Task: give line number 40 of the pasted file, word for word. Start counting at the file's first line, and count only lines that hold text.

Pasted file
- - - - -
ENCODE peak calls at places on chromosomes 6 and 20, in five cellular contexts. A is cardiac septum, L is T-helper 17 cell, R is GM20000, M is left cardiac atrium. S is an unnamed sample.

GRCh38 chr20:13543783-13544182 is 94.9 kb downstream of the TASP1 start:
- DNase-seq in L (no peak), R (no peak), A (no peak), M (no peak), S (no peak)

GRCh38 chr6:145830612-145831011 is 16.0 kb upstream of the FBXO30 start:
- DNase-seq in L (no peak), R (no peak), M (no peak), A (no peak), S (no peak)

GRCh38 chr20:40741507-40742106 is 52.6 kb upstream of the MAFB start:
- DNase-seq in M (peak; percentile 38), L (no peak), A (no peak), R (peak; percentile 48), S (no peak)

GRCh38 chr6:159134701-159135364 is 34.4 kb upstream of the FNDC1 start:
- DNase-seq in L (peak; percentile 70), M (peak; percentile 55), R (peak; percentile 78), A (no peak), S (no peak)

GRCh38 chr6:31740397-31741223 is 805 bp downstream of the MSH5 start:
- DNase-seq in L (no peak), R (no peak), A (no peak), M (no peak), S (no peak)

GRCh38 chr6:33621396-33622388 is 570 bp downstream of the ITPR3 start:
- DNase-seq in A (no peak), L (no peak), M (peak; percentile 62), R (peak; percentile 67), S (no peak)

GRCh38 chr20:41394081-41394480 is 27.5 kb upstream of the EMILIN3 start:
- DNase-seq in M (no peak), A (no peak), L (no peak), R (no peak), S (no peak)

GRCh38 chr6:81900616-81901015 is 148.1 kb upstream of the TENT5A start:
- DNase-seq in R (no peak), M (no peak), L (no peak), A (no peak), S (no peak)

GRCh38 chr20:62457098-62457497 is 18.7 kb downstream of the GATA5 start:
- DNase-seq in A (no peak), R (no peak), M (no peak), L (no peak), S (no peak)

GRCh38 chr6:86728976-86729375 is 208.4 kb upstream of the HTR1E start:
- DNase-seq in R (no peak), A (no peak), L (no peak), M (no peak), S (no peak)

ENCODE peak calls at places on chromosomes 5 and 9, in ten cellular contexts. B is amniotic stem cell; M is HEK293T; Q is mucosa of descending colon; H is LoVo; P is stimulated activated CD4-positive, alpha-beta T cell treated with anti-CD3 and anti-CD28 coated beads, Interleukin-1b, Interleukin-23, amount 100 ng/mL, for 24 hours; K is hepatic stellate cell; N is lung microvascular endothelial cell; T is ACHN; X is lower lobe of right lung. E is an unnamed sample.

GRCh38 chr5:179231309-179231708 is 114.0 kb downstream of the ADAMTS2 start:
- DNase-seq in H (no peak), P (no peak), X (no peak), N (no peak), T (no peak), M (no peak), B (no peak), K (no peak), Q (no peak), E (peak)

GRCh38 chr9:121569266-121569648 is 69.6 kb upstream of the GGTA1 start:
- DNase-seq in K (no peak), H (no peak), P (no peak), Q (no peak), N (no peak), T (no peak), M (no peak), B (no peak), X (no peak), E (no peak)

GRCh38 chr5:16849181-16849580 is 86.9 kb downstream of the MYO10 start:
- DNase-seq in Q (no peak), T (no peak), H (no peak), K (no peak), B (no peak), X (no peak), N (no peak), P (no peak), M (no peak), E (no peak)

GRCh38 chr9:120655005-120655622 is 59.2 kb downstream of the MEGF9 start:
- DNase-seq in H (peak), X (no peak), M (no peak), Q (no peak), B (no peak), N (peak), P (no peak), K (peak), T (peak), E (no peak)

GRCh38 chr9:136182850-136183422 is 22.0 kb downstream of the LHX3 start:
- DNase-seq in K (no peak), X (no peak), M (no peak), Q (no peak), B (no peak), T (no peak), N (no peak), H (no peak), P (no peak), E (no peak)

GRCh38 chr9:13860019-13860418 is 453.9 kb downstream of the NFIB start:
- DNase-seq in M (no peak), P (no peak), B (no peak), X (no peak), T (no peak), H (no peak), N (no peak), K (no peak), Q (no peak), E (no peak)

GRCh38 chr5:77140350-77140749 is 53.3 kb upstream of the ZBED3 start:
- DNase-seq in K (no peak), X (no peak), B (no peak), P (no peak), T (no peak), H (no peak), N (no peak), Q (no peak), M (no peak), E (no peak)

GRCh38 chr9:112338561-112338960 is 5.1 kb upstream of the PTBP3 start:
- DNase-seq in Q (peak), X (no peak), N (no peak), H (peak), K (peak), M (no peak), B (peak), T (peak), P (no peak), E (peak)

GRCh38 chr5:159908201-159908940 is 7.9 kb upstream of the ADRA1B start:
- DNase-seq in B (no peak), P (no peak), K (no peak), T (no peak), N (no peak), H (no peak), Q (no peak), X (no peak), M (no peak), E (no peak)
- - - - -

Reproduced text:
- DNase-seq in B (no peak), P (no peak), K (no peak), T (no peak), N (no peak), H (no peak), Q (no peak), X (no peak), M (no peak), E (no peak)